Wednesday, October 13, 2010

Beverage vs Cocktail - Can't anybody get this right? Not even Eric Asimov!

NYT wine critic Eric Asimov reports today on a tasting of California Zinfandels:

...and starts off by complaining about the "huge, dense, powerful monsters, pushing past 16 percent alcohol and overwhelming any food in their paths."

Me, I love these huge, dense, powerful monsters, and the alcohol level doesn't bother me. But then, I recognize that these popular styles of Zin are crafted as "cocktail wines." 

An understanding of the difference between Cocktail Wines and Beverage Wines would clarify the thinking of many a wine critic, even Eric Asimov: 

The bomb-Zins don't pair well with food?

Well, they're not made to pair with food!

They're cocktail wines.

If you were tasting 20-year Scotches and judging them based on which ones pair well with food, you'd be laughed out of the bar. And if you complained that the Kentucky sippin' whiskey in your glass have alcohol levels far past 16 percent -- well, they'd be looked at as if they landed from Mars.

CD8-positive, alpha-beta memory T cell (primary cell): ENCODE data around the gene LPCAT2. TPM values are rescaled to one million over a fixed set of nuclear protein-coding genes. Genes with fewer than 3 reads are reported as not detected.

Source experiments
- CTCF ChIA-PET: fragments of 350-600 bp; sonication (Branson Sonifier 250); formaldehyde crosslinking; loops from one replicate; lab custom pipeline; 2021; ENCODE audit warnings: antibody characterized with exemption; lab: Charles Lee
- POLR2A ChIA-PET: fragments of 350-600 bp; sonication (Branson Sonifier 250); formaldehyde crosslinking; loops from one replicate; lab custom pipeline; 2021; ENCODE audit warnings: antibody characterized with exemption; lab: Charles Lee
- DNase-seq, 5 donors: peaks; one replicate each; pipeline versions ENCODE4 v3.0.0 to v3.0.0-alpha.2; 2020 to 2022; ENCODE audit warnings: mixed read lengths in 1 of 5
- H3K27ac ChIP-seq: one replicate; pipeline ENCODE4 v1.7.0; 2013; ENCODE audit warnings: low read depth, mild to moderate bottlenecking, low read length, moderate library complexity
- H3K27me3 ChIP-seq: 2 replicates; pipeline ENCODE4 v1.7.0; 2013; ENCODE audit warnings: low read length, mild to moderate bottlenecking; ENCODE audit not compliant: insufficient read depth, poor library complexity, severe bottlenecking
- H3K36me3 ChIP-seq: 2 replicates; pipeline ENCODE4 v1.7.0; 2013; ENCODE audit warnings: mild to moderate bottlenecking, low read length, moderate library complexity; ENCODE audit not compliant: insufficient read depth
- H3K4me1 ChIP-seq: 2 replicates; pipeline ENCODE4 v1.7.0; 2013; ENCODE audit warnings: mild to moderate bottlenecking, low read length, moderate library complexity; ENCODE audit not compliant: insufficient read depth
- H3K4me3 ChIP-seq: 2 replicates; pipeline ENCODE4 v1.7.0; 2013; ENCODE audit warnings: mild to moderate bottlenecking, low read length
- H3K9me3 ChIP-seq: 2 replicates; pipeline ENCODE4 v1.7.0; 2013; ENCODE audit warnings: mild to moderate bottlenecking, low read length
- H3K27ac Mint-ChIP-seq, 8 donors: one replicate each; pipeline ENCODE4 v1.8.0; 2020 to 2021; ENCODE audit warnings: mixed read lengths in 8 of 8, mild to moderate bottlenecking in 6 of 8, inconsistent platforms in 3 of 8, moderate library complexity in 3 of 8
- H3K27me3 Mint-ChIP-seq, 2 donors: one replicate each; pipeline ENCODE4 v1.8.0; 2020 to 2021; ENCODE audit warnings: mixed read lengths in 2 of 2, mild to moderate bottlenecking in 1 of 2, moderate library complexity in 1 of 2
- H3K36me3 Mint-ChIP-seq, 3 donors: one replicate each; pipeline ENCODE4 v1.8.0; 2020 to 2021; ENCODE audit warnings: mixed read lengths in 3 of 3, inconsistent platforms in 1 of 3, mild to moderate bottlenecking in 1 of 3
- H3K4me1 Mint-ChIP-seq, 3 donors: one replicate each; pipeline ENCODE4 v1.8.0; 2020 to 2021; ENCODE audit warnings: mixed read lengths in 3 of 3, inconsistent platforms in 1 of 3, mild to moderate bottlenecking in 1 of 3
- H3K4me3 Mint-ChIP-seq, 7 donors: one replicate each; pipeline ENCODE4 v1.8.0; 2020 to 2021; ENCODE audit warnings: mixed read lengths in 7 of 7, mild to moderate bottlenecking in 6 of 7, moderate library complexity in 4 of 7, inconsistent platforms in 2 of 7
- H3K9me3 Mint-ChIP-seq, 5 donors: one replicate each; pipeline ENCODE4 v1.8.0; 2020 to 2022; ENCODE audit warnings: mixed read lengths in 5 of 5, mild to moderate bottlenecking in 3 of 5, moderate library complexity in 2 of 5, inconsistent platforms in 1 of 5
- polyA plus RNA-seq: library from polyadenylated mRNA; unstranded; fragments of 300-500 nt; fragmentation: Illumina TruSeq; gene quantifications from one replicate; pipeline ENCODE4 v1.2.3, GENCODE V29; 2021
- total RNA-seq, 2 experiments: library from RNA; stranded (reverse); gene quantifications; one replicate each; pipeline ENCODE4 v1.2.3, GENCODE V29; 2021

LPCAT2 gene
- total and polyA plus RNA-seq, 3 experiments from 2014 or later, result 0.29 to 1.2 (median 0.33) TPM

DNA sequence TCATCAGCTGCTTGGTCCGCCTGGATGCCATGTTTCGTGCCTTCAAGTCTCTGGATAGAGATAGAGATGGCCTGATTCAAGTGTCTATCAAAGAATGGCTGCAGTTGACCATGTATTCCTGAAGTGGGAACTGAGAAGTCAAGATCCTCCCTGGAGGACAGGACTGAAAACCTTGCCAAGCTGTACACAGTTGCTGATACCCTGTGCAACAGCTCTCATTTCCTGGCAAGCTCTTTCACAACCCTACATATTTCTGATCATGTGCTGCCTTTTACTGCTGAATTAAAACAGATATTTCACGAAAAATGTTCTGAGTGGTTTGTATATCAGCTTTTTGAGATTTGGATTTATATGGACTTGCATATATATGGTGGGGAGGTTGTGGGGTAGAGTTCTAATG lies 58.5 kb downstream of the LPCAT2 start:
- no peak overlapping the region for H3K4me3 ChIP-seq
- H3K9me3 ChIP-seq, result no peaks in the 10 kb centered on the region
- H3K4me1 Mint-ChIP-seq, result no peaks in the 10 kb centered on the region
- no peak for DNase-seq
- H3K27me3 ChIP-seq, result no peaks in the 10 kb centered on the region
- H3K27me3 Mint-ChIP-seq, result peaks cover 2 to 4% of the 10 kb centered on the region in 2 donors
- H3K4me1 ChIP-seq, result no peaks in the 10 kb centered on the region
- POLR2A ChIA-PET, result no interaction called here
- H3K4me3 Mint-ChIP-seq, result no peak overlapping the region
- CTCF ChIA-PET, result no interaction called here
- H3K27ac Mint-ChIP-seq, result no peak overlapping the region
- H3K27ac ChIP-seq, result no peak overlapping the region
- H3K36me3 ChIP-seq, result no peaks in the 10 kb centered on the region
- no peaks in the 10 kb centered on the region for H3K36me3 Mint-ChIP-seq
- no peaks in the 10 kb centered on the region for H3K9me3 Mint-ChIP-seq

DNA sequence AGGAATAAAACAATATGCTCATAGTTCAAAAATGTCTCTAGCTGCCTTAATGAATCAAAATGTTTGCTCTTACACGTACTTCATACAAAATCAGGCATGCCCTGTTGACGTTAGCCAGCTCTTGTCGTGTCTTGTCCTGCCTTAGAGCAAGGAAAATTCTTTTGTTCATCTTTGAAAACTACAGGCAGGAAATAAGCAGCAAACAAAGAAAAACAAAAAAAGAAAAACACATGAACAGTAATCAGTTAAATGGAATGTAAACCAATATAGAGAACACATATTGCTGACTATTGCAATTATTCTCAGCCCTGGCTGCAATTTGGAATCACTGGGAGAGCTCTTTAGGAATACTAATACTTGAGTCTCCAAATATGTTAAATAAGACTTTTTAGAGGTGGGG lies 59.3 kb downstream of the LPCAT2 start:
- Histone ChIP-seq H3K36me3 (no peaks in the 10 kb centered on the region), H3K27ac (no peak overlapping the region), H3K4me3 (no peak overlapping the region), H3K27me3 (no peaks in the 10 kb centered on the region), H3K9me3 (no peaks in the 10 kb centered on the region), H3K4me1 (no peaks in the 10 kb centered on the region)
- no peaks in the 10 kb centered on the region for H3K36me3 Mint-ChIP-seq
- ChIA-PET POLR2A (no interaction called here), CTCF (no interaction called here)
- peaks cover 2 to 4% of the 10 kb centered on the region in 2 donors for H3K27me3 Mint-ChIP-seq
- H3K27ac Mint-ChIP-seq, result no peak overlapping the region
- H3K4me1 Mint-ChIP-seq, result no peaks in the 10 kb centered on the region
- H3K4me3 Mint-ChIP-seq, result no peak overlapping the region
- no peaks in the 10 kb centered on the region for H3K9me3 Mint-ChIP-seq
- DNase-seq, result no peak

It astonishes me that nobody in this business seems to get this distinction. Not even the Zin makers I talk to.

Beverage Wines are food-friendly wines -- they have the characteristics of a beverage that you drink with your meal: They wash down the food, have a little acid to clear the palate, are light but (when done well) flavorful, and don't clash with the food flavors and textures. That's why European wines are so light; that's how they fit into the meal.

Cocktail Wines are meant to be tasted by themselves, not with food. How can you eat even a burger with a Rosenblum Rockpile Zin yelling in your ear? You can't. It's wrong for the hamburger -- it's wrong for the Zin. It shows a lack of respect for your drink. 

When you go to a cocktail party, they'll have munchies to clear your palate, but the focus is on the cocktails. When you go to dinner, the focus is on the food, and the wine has to fit in, not the other way around. You don't go to a cocktail party and ask the hostess which food the Margueritas go with!